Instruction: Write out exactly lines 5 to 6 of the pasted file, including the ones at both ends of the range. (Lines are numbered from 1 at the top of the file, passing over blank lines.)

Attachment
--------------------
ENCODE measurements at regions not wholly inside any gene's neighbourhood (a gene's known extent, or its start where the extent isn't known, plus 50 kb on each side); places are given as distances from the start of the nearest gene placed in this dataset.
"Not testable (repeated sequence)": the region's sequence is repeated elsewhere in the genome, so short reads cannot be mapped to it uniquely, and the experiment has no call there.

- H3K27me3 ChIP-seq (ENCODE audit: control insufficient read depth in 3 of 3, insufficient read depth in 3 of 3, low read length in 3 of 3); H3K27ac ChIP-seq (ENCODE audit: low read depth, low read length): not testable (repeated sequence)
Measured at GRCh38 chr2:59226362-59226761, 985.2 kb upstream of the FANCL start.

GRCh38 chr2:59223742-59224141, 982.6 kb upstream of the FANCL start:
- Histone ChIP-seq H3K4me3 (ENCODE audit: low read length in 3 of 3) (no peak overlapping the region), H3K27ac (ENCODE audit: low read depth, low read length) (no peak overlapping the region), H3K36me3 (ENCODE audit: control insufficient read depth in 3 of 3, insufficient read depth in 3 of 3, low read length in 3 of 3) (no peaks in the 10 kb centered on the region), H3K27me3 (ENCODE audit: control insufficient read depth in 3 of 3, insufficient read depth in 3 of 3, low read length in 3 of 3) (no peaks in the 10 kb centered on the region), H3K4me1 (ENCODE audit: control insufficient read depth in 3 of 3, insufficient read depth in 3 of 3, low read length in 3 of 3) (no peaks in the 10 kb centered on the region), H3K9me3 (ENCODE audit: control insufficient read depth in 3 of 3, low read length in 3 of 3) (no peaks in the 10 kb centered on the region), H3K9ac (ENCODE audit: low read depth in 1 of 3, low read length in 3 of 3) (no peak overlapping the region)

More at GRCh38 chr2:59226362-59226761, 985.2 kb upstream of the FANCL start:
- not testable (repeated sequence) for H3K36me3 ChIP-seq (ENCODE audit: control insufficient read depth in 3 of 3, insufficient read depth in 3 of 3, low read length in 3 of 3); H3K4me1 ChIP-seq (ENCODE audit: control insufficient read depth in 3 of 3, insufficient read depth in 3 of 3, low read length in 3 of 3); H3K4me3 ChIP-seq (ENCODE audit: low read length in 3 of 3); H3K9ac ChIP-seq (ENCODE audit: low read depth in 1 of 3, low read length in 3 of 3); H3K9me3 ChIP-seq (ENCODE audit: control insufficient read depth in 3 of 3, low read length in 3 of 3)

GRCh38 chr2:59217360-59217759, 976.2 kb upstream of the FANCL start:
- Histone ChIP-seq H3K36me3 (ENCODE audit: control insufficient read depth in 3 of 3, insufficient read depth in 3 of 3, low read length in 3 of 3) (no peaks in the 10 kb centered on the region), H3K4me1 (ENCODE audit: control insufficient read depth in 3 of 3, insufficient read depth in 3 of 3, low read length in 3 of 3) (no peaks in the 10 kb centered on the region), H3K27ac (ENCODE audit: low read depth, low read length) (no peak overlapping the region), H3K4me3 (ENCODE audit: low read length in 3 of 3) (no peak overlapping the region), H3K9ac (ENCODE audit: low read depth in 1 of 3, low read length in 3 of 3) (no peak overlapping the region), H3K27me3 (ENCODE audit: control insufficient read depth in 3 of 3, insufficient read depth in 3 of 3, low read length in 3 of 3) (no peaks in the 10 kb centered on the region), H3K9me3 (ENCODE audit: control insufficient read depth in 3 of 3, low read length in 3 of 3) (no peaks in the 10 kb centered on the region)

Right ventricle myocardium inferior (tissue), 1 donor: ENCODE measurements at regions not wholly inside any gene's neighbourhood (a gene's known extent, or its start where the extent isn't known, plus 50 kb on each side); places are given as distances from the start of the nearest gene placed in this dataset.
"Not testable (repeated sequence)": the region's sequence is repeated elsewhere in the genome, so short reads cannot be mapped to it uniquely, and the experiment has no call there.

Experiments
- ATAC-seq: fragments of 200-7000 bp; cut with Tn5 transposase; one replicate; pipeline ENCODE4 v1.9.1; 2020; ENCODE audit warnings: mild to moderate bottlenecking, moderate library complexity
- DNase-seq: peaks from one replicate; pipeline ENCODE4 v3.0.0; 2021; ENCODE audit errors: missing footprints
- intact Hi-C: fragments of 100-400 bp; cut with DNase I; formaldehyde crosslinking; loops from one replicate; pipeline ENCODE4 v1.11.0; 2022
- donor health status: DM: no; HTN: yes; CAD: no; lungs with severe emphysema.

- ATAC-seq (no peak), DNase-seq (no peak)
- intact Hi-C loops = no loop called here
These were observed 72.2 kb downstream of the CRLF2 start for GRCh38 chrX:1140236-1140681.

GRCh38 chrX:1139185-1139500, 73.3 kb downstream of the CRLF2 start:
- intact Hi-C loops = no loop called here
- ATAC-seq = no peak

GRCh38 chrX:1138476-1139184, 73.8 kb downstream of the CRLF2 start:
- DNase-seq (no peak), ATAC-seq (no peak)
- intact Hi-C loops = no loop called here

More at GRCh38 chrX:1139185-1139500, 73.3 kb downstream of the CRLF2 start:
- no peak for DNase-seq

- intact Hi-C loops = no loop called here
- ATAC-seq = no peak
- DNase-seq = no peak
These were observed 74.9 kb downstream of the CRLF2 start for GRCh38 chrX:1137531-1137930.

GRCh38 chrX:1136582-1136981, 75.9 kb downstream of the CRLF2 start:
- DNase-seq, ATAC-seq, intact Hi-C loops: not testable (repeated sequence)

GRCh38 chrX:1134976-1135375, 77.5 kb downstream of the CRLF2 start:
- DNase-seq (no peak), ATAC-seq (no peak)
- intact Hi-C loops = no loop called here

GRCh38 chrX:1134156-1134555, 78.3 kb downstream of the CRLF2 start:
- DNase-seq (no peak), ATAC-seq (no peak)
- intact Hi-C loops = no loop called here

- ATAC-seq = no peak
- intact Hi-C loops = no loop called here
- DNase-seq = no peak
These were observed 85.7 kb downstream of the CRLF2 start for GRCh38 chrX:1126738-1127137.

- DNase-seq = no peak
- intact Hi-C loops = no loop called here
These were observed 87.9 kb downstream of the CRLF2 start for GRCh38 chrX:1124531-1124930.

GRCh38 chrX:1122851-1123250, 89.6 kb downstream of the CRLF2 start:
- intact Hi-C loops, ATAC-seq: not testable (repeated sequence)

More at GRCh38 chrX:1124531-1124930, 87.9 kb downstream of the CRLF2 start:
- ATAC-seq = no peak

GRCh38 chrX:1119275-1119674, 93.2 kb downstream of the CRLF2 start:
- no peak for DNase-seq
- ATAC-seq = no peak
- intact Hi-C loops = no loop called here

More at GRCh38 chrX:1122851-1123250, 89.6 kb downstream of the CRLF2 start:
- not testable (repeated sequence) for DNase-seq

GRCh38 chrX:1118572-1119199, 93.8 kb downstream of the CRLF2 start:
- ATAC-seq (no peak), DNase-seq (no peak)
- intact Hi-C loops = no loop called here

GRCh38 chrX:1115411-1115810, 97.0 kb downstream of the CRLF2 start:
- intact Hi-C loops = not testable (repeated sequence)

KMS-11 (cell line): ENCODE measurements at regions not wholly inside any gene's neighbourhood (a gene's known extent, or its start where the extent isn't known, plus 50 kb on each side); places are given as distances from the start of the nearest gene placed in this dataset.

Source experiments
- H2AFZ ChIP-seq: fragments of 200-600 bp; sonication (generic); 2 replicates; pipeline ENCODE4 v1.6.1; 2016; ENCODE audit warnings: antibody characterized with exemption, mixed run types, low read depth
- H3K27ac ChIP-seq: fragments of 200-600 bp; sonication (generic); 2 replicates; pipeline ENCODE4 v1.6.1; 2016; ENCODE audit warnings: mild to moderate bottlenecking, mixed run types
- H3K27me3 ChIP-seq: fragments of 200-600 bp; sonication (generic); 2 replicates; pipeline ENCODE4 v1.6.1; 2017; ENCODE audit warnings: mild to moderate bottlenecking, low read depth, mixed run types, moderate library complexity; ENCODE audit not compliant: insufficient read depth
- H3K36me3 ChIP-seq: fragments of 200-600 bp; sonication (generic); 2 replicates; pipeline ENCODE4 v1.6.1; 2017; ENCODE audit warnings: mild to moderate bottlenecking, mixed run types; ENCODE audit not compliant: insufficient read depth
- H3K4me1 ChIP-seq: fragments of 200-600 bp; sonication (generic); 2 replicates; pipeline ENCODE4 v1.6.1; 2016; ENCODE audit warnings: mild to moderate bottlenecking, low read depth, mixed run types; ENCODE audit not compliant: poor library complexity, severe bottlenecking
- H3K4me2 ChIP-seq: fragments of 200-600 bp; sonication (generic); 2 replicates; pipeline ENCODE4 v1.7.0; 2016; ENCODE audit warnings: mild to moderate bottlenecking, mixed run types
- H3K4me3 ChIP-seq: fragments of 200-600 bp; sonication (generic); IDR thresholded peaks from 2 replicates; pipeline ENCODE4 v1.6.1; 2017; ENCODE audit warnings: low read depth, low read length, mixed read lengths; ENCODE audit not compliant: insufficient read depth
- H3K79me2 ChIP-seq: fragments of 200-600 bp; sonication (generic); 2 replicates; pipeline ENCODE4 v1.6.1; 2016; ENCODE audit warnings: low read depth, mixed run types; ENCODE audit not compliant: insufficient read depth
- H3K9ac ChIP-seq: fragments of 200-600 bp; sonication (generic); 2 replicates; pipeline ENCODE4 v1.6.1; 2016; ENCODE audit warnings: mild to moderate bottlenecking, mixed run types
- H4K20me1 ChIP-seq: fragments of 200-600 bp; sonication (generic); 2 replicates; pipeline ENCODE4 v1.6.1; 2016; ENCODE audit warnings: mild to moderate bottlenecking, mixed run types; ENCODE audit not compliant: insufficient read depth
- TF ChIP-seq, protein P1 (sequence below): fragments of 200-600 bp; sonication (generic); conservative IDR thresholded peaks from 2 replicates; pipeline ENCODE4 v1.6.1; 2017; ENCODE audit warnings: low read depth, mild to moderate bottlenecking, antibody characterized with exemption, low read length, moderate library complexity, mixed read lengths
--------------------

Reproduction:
GRCh38 chr2:59223742-59224141, 982.6 kb upstream of the FANCL start:
- Histone ChIP-seq H3K4me3 (ENCODE audit: low read length in 3 of 3) (no peak overlapping the region), H3K27ac (ENCODE audit: low read depth, low read length) (no peak overlapping the region), H3K36me3 (ENCODE audit: control insufficient read depth in 3 of 3, insufficient read depth in 3 of 3, low read length in 3 of 3) (no peaks in the 10 kb centered on the region), H3K27me3 (ENCODE audit: control insufficient read depth in 3 of 3, insufficient read depth in 3 of 3, low read length in 3 of 3) (no peaks in the 10 kb centered on the region), H3K4me1 (ENCODE audit: control insufficient read depth in 3 of 3, insufficient read depth in 3 of 3, low read length in 3 of 3) (no peaks in the 10 kb centered on the region), H3K9me3 (ENCODE audit: control insufficient read depth in 3 of 3, low read length in 3 of 3) (no peaks in the 10 kb centered on the region), H3K9ac (ENCODE audit: low read depth in 1 of 3, low read length in 3 of 3) (no peak overlapping the region)